DVIDS – News – Speak softly and carry a big camera: Sgt. 1st Class Terysa King goes from telling the Army story to making her own international headlines
Sgt. 1st Class Terysa King takes one for the team, as she answers questions from a specialist with a video camera. King, who is 21st Theater Sustainment Command’s Public Affairs operations noncommissioned officer, is infinitely more comfortable behind the camera than in front of it. But she agreed to the interview because it was a good training opportunity for her junior soldier, and her most recent mission made international headlines.
Describing how she ended up sharing pea soup and conversation with German Chancellor Olaf Scholz was a good plug for the profession she loves—U.S. Army public affairs.
King, who hails from Norfolk, Virginia, has bachelor’s degree in journalism and is currently working on a master’s degree in marketing. She began her Army career 15 years ago to pursue education and gain real-world experience.
“I originally joined the Army to pay for college,” said King. Growing up as a self-described “Navy brat” nurtured a passion for adventure, and she believed a career in the Army would also help her see the world. She has not been disappointed.
In addition to being stationed in various U.S. states, including Georgia, North Carolina and Maryland, King was deployed to Iraq during Operation Iraqi Freedom. Her overseas assignments include Italy, Korea and Germany, and missions have taken her to Kenya, Botswana, Tanzania and multiple countries in Europe including Romania, Slovenia, Belgium, Spain and the Netherlands.
She is currently stationed at 21st TSC headquarters in Kaiserslautern, Germany where she works with public affairs professionals from ally and partner countries, coordinating and supporting media events and coverage of joint exercises and missions. In October 2023, she worked with the German Bundeswehr to support an all-day capabilities demonstration highlighting interoperability between German and U.S. Soldiers for Scholz and German media. When it was time for lunch, the Bundeswehr asked King to “take a picture” with Scholz.
“I was not expecting to be asked to sit next to him,” said King. “Because as public affairs I’m working behind the scenes. I’m used to being behind the camera. So, when they told me, ‘You are going to have lunch with the German chancellor and take pictures,’ I was like, ‘Cool’.
“Then I sit down, and he comes around, and sits right next to me. And then I look up and there’s all these cameras in front of me.”
King said the Chancellor sensed her surprise and put her at ease right away.
“In order to break the tension, he said, ’Just pretend they’re not there’. That made everybody a little bit more comfortable. I can honestly say that it was one of the coolest things I’ve experienced so far being here and probably in my entire military career, because how often do you get the chance to sit with someone of that importance? To literally break bread with him and eat a traditional German meal with him. I can’t think of many other vocations where you get that opportunity,” said King.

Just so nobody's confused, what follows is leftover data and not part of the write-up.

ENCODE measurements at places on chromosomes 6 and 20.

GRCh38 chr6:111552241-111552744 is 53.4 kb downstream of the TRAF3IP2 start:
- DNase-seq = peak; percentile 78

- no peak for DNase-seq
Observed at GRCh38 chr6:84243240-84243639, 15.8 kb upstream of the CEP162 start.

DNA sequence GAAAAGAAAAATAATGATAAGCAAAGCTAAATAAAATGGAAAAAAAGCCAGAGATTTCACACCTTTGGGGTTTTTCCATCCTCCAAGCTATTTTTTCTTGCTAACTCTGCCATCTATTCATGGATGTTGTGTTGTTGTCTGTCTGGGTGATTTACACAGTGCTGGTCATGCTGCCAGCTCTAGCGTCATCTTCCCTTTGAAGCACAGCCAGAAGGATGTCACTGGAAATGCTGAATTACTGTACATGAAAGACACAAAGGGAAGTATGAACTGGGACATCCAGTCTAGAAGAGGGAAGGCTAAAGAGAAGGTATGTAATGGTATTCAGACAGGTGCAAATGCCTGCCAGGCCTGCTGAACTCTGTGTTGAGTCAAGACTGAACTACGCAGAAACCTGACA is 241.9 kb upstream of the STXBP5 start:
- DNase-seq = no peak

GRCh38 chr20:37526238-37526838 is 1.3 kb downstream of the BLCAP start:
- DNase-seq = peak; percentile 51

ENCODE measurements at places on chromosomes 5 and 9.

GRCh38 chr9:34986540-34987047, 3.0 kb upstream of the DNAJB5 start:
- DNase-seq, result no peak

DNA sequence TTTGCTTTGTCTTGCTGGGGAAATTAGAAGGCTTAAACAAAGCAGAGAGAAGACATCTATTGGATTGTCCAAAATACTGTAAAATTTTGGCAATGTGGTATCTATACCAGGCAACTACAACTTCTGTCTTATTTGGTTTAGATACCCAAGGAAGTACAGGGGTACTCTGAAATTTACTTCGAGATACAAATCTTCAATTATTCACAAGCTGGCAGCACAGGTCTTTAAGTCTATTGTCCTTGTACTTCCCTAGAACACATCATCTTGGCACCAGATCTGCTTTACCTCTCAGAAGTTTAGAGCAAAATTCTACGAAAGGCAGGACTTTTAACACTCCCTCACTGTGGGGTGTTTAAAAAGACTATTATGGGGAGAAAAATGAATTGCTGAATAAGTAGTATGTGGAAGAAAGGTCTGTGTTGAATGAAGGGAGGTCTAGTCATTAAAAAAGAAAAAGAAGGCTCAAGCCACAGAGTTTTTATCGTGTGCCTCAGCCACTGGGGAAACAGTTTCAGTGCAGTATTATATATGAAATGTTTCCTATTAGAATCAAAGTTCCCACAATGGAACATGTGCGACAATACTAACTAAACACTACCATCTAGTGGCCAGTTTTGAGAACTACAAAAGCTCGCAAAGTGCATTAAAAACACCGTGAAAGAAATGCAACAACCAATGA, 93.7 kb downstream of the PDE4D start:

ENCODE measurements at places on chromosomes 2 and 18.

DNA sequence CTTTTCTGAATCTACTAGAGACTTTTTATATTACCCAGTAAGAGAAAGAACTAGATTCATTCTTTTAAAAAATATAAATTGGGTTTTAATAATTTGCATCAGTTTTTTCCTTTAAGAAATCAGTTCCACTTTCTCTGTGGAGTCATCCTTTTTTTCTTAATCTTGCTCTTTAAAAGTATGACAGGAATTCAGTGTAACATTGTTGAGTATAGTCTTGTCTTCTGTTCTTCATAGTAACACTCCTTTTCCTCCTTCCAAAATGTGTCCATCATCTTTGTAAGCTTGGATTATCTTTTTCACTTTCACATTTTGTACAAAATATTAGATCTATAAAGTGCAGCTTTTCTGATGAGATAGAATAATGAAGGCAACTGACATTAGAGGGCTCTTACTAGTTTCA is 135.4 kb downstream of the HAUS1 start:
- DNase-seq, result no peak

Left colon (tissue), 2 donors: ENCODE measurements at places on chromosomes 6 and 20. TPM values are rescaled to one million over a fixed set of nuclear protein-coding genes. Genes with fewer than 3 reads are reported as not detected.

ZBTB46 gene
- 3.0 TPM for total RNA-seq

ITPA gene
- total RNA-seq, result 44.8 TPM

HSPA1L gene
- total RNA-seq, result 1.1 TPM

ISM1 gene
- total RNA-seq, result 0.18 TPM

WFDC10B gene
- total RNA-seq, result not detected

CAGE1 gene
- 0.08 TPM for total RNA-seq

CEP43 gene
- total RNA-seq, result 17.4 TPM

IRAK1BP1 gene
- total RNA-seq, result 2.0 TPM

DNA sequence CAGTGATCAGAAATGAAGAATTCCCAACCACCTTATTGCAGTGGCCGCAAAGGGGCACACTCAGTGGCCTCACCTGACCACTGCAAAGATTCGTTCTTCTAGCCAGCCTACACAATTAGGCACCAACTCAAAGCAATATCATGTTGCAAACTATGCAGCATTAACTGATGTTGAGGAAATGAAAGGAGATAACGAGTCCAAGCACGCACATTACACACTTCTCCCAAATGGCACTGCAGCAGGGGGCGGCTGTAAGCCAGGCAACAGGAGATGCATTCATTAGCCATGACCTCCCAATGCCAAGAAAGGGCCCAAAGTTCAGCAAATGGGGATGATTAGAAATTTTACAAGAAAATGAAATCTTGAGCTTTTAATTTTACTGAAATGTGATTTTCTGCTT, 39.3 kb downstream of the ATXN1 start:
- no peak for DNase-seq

King’s softspoken nature is an asset in her work, putting interview subjects at ease and allowing her to document missions with minimum notice—ensuring Soldiers are focused on their mission and not distracted by her presence.
According to King, her mission, as a public affairs specialist, is to tell the Army story by showcasing her fellow Soldiers.
“It helps the world see the bigger picture of what we do,” said King. “And it’s also a morale boost. When I take pictures of other Soldiers, and they’re interacting with each other and our allies and our partners, I see them light up and it makes all the hard work that we do worth it. It is great seeing the interoperability between the U.S. Army and our partners.”
King said her decision to join the Army was the best decision she has ever made. She would tell anyone who is interested in joining the Army or pursuing a public affairs career to prepare to be challenged.
“You’ll be pushed out of your comfort zone,” said King. “But it’s definitely worth it.”
Making international headlines and being the subject of a Soldier spotlight was definitely out of King’s comfort zone. But consistent with her humble nature, she did what had to be done to tell this Army story.
|KAISERSLAUTERN, RP, DE
|NORFOLK, VA, US
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